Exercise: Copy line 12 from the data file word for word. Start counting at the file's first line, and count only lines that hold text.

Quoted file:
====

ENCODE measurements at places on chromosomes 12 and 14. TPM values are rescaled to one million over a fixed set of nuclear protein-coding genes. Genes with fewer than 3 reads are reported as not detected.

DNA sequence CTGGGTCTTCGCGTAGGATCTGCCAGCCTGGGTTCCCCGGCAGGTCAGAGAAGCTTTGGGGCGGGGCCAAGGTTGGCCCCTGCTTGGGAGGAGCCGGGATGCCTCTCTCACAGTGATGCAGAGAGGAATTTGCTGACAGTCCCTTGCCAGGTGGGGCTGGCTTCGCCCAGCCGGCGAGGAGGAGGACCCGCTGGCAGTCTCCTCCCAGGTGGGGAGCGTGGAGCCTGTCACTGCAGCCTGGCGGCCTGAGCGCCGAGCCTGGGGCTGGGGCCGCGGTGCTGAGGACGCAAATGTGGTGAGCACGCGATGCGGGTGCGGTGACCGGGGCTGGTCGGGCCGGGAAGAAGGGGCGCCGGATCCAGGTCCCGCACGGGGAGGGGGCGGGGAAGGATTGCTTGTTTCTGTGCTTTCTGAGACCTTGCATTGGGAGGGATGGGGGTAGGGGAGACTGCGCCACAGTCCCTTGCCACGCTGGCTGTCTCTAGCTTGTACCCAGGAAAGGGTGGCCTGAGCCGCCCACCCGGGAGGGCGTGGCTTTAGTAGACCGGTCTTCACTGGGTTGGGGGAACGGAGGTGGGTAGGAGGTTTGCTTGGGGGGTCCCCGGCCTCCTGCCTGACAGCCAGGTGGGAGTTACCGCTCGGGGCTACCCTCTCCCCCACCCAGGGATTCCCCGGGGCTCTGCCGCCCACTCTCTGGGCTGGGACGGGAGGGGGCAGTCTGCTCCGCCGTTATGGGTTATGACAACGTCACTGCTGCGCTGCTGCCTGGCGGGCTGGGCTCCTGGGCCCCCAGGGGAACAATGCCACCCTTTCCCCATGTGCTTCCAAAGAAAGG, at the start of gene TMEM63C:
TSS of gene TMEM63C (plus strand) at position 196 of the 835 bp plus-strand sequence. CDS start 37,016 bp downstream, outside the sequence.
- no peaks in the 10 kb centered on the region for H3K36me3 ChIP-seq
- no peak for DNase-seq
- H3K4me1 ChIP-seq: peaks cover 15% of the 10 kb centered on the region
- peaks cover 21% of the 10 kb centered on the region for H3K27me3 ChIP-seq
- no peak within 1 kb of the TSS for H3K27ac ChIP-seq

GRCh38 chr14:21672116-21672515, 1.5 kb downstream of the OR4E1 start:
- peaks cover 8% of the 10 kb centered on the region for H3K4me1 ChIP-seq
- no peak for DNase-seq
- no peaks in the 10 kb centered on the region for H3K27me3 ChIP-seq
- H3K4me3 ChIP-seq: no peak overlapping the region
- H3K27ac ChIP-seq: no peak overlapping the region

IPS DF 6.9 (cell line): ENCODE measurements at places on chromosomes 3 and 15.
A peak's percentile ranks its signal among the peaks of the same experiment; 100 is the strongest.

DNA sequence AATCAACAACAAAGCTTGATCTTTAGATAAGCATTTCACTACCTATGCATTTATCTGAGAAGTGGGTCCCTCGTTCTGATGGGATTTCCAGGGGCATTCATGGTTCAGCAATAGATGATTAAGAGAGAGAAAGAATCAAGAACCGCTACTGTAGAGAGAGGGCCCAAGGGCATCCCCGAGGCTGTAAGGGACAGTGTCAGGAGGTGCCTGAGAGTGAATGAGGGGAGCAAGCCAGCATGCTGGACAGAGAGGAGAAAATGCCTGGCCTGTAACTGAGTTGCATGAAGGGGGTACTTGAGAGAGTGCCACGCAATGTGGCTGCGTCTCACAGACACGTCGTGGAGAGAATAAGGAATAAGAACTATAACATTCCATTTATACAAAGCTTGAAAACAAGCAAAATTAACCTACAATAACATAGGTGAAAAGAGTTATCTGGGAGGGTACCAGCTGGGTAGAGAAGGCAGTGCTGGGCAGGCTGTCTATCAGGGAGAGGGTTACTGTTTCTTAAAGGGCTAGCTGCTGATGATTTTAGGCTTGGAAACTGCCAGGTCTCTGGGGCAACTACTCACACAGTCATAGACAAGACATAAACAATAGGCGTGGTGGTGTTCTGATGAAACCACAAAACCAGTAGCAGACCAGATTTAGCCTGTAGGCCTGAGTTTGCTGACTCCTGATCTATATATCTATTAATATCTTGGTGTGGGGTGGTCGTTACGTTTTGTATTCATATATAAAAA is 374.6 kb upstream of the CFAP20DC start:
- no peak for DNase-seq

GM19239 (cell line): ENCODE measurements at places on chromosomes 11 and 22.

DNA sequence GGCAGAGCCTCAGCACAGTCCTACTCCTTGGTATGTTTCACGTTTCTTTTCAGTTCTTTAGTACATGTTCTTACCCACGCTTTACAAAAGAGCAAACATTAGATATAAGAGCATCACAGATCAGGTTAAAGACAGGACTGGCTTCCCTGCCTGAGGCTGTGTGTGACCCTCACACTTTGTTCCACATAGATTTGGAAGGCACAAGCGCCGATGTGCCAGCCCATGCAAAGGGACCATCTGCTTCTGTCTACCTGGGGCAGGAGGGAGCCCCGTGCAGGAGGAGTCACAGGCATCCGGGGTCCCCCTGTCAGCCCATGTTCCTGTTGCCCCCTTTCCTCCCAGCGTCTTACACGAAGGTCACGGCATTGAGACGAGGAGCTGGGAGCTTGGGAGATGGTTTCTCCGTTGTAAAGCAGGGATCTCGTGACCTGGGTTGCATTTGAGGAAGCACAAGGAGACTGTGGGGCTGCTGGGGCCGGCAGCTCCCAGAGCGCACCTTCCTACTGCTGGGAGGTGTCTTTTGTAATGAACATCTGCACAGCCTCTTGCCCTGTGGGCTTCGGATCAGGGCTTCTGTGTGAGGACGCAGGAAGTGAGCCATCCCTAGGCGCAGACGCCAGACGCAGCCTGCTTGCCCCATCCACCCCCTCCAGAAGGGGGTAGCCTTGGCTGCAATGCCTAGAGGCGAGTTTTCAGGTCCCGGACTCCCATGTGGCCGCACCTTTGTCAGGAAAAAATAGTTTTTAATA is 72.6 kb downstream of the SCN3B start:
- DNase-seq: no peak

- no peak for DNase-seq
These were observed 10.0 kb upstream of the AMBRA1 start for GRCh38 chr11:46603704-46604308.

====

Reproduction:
- no peaks in the 10 kb centered on the region for H3K27me3 ChIP-seq